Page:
Genomic exploration of bacterial habitat adaptation

Master's Thesis


In this study we adopted a cross-habitat, comparative genomic approach to identify genetic markers of habitat adaptation in bacterial populations from human gut, marine and soil environments. Although humans depend heavily on microbial activity in these ecosystems, these environments are very different from a microorganism?s perspective. We hypothesized that genetic markers characteristic of one of these three environments would be indicative of the strongest drivers of selection in these environments. Many of the discriminating genetic markers for a given environment mapped well onto environmental characteristics of that environment. For example, bacteria isolated from the human gut environment tended to have the least functional diversity and lacked pathways for amino acid biosynthesis and DNA repair. In contrast, soil and marine bacterial genomes had relatively high functional diversity and possessed abundant pathways for energy production, stress response, and response to a variable environment.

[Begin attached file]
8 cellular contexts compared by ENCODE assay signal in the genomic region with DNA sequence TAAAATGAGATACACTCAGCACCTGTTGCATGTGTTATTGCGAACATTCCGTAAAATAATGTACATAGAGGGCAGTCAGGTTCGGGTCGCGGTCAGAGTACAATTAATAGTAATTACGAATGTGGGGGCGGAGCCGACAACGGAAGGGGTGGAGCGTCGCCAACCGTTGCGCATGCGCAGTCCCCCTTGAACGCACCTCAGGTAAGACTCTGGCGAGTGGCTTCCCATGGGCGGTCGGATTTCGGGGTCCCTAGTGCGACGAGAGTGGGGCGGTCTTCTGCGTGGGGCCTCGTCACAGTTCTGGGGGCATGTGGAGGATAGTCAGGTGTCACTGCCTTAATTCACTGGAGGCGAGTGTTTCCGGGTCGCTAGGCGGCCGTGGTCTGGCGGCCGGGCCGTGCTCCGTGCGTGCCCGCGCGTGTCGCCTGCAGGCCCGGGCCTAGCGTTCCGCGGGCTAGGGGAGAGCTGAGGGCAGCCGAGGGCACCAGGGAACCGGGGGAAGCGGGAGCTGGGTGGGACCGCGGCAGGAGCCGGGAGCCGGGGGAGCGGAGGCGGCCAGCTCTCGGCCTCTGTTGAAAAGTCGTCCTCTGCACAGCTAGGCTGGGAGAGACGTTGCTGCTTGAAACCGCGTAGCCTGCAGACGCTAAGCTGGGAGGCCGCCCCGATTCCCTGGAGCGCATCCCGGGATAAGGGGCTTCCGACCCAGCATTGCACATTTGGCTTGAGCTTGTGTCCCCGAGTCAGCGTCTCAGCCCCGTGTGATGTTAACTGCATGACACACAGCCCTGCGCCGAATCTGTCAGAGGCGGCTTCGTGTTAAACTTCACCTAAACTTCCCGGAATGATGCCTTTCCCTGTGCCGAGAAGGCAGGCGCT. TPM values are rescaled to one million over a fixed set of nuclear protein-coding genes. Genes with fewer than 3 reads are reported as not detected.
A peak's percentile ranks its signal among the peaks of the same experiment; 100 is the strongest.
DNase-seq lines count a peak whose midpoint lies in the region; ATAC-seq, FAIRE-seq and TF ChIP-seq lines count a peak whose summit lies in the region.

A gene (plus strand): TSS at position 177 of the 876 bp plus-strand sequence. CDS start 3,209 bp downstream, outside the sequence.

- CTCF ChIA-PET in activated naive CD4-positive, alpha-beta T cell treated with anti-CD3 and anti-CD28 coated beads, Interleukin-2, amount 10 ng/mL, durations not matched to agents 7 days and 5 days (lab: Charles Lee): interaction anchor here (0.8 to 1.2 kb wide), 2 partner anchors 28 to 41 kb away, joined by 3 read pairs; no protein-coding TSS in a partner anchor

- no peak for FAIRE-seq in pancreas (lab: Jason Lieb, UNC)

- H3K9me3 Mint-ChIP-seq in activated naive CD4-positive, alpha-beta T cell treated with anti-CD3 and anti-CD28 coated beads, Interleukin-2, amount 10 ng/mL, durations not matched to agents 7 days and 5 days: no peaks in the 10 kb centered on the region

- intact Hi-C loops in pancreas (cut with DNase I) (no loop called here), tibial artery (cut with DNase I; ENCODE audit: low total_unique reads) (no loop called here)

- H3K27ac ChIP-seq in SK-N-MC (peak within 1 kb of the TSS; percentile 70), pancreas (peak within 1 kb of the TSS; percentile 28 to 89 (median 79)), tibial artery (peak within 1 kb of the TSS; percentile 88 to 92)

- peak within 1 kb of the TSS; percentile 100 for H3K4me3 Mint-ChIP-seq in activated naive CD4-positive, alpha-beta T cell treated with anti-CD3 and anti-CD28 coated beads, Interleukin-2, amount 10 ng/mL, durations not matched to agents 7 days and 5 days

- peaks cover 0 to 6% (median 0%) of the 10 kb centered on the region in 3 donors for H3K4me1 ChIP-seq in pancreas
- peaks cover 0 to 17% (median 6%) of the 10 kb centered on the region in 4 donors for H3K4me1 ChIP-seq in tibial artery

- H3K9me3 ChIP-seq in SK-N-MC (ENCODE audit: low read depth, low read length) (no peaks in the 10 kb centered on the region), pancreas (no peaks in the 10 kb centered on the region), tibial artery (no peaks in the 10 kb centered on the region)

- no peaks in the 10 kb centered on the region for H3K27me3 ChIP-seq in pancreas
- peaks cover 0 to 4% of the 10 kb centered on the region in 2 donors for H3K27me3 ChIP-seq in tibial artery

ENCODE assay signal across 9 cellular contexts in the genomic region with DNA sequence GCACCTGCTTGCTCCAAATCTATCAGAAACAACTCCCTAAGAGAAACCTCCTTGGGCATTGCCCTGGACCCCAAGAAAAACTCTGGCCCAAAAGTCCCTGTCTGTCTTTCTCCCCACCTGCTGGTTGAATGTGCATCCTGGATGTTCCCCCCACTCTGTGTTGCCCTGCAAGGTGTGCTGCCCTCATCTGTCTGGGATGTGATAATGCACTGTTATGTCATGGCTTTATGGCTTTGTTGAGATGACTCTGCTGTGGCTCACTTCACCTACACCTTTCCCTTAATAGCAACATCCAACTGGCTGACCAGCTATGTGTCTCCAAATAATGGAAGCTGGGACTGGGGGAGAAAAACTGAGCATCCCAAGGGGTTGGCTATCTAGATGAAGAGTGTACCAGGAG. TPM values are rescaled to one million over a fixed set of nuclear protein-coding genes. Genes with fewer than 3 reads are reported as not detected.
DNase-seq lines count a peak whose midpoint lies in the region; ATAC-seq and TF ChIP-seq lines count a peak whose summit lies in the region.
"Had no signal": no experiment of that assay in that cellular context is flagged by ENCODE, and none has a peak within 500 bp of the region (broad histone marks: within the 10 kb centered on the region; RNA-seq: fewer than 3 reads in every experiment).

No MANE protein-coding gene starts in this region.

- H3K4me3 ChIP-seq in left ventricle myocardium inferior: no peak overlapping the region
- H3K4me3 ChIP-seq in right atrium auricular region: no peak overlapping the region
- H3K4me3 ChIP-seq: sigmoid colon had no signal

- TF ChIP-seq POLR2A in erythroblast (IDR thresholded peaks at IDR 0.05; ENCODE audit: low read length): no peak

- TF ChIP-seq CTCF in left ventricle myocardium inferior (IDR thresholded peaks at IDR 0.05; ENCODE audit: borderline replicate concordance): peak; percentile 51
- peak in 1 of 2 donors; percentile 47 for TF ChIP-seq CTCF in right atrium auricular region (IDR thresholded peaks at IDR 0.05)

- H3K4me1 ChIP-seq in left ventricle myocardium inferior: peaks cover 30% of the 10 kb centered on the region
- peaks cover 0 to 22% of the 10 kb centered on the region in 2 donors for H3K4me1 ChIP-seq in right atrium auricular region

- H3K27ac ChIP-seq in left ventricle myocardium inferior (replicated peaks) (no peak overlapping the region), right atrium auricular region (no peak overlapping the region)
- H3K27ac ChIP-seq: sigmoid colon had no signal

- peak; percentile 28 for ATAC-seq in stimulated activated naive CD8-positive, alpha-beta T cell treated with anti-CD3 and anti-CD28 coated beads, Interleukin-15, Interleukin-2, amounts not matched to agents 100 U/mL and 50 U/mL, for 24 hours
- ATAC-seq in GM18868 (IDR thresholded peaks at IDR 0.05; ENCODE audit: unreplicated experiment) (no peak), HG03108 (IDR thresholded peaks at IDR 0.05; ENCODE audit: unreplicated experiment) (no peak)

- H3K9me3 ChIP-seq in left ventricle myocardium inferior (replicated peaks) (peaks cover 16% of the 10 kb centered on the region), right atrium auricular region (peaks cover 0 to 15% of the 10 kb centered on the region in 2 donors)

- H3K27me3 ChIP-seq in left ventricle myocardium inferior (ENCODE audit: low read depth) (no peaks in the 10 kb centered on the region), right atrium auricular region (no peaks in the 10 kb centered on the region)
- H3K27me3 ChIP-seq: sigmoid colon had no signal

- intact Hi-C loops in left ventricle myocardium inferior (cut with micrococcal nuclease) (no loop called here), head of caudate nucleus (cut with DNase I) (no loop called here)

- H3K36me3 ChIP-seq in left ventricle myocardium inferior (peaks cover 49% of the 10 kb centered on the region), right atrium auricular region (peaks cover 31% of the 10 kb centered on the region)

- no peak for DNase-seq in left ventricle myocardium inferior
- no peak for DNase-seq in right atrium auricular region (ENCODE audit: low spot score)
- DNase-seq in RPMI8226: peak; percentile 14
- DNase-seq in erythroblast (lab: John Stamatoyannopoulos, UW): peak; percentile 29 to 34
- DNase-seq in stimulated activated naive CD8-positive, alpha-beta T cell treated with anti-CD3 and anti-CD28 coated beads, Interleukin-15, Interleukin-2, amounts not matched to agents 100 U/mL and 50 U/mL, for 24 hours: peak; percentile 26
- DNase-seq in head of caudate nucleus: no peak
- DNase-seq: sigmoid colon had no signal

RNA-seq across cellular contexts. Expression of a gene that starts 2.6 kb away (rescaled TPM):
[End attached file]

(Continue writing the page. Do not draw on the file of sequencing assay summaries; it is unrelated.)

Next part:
Attribute NameValues
  • etd-04152013-173109

Author Dan Liu
Advisor Stuart E. Jones
Contributor Scott Emrich, Committee Member
Contributor Michael Pfrender, Committee Member
Contributor Stuart E. Jones, Committee Member
Degree Level Master's Thesis
Degree Discipline Biological Sciences
Degree Name Master of Science
Defense Date
  • 2013-04-02

Submission Date 2013-04-15
  • United States of America

  • bacteria

  • adaptation

  • genomics

  • University of Notre Dame

  • English

Record Visibility Public
Content License
  • All rights reserved

Departments and Units

Digital Object Identifier


This DOI is the best way to cite this master's thesis.


Please Note: You may encounter a delay before a download begins. Large or infrequently accessed files can take several minutes to retrieve from our archival storage system.